JBL_CMYK_NoHarmanNoRBallWEEI is how you listen to Celtics coverage. JBL cutting-edge wireless headphones and speakers are how you feel like you’re there. As the official Sound of the Celtics, Isaiah Thomas and the NBA, JBL is Made for the Biggest Stage.

It’s one thing to be getting beat. It’s another to be giving up. The Celtics spent much of last week talking about how the team must learn to take a punch and punch back. They can’t be taking abuse and not responding. They can’t be hanging their heads when things aren’t going well. They’re doing all of that right now.

And now their star player is calling out the coaching staff for quitting on the game. Nearly at the same time last year, Jae Crowder had a similar critique about rotation issues last year and the team responded by winning five of their next seven games. It was after an ugly 110-91 loss in Orlando that dropped the team to 9-8. That was criticism of strategy. What Thomas is suggesting is criticism of faith. 

The Celtics of last season had a lot more heart and determination than this one is showing right now. And everyone on the team knows it. They took Golden State to overtime and lost in Boston in December and they beat the Warriors in Oakland to end their record home-court winning streak. Friday night, they looked no where close to being that same team. 

“We couldn’t score and they did,” Thomas said. “That’s what we did well last year with them. Even though they went on runs, we held our own and we were able to score right back on them. That’s what happens against a really good team like that: If you stop scoring, they’re definitely going to continue to score, because they have so many options.”

Brad Stevens had to coach with the thought that the Celtics will be in Detroit Saturday night playing a game. The players took any decision-making out of his hands when they fell down by 29. Yes, they cut it to 11 points with 90 seconds left but by then it was too late.

“I think that it’s a long year, everybody knows it’s a long year; we’ve got 70 games left,” Stevens said. “We haven’t played a game yet without two of our top eight rotation guys missing. So everybody’s got a pretty good mindset about that. They realize that there are areas that we need to continue to improve, but at the same time we’ve got a really tough stretch coming up and I think we’re going to approach it positively.”

All of that is true. But there could be a much more serious problem under the surface. When one of your core leaders says the team collectively gave up, there is the sense that there is no fight in the team. How many times have you heard teams collectively talk about fighting to the end or battling even when the team was blown to smithereens on the field of play? Bill Belichick famously said after the 41-14 blowout loss to Kansas City in 2014 that all he was looking for in his team in the second half of that game was fight. How did the team fight? That’s exactly what’s missing from this Celtics team right now. 

“We panicked too fast. Any game is winnable,” Thomas said. “As fast as you can get up, as fast as you can make a comeback. We have a game tomorrow, we have to turn the page. But we gotta be more consistent as players and as coaches.”

Thomas said he “didn’t really notice” the crowd booing Kevin Durant. That’s probably because the Celtics have far more pressing issues than worrying about hurt feelings because a free agent didn’t sign with them four months ago.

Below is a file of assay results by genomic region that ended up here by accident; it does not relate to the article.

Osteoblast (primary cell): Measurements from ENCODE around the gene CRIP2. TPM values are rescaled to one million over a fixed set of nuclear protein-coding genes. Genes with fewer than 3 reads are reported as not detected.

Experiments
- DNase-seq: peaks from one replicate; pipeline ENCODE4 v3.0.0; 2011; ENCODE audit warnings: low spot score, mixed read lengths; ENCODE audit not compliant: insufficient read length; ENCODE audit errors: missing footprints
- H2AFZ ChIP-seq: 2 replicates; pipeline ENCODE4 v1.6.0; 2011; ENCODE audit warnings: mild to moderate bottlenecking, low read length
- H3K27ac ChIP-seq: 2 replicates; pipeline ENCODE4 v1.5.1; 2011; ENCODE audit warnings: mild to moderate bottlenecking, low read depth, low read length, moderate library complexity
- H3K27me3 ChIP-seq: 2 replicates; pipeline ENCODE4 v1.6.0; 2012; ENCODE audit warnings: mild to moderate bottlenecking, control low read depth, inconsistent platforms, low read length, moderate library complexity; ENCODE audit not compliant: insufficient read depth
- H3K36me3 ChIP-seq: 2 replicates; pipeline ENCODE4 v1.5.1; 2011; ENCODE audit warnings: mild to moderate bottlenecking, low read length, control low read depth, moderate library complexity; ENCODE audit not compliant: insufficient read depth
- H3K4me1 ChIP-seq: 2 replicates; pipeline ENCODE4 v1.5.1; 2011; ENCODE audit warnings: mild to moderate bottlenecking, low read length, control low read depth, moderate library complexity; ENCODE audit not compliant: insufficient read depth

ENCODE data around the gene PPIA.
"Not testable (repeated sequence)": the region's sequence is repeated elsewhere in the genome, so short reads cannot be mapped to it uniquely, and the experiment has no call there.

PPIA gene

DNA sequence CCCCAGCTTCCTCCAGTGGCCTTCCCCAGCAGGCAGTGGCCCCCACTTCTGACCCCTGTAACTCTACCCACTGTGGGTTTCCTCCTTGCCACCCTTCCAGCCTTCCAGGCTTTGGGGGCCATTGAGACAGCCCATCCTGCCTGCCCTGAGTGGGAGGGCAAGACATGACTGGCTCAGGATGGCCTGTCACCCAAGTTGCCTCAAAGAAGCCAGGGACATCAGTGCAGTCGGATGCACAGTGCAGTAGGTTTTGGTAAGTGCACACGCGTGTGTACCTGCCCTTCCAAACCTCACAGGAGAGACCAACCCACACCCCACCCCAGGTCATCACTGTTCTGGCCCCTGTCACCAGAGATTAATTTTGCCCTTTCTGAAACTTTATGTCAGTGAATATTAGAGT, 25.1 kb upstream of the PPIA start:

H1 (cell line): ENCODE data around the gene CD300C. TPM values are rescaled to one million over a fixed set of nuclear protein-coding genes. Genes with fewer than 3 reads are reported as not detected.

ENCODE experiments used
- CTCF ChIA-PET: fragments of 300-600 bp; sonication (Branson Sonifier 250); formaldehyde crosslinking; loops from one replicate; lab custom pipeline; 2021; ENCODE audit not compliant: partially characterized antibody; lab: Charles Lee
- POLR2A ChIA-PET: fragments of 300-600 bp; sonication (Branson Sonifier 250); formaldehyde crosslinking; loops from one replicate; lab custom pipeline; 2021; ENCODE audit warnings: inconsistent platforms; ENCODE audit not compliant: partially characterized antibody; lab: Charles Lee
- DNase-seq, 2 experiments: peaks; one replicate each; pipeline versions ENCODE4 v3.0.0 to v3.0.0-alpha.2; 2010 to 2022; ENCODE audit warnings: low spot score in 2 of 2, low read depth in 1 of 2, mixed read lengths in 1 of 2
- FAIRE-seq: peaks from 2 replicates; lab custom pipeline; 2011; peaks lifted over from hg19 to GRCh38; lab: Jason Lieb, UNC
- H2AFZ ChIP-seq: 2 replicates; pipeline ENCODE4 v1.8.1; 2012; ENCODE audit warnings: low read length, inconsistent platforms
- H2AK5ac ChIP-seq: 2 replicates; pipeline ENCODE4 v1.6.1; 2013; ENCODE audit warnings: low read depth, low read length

“Just turn the page,” Thomas said. “The best players have the shortest memories, whether good or bad. Once you go to sleep, wake up tomorrow, you forget about this loss. But I believe we gave up. For whatever reason, they hit us and we didn’t hit back.”

It’s been Thomas or nothing this year on offense for the Celtics. That clearly is not a viable plan going forward. Friday night, he scored 18 points on 4-of-12 shooting, his first sub-20 point game of the season. This came just 48 hours after Thomas scored 20 points in the final six minutes of a 90-83 win over the woeful Mavericks. Thomas had eight points through three quarters. Friday is what happens when you rely on a player on an off night and nobody steps up. 

 “Well, I mean he’s done it – he’s done it so many times. But I was afraid that we were really going to have to gut this one out and figure out a way,” Stevens said after Wednesday’s game. “Even with our start, and then the start of the second quarter kind of put us in a little bit of a – we definitely stagnated quite a bit. But I thought we looked a little heavy-legged, and I thought that our guys fought through it. And credit those guys for figuring out a way to defend the whole way through and ultimately making enough shots to win. Certainly Isaiah’s fourth quarter was tremendous.”

Before Friday, the Celtics had shown signs of playing better defense, holding Dallas to 83 points in a 90-83 win Wednesday night.

“We talk together…we had a team meeting…those last couple games we’ve been blown out by 30 and 20…that wasn’t the way the Celtics play, it’s not the way this team plays and we had to come back and look ourselves in the mirrors and explain to ourselves,” Smart said .”Everybody came out and said what they thought was going on and we had to be truthful to ourselves.”

When the Celtics were blown off the court in Washington, Smart and the players got together for a players-only meeting to hammer things out.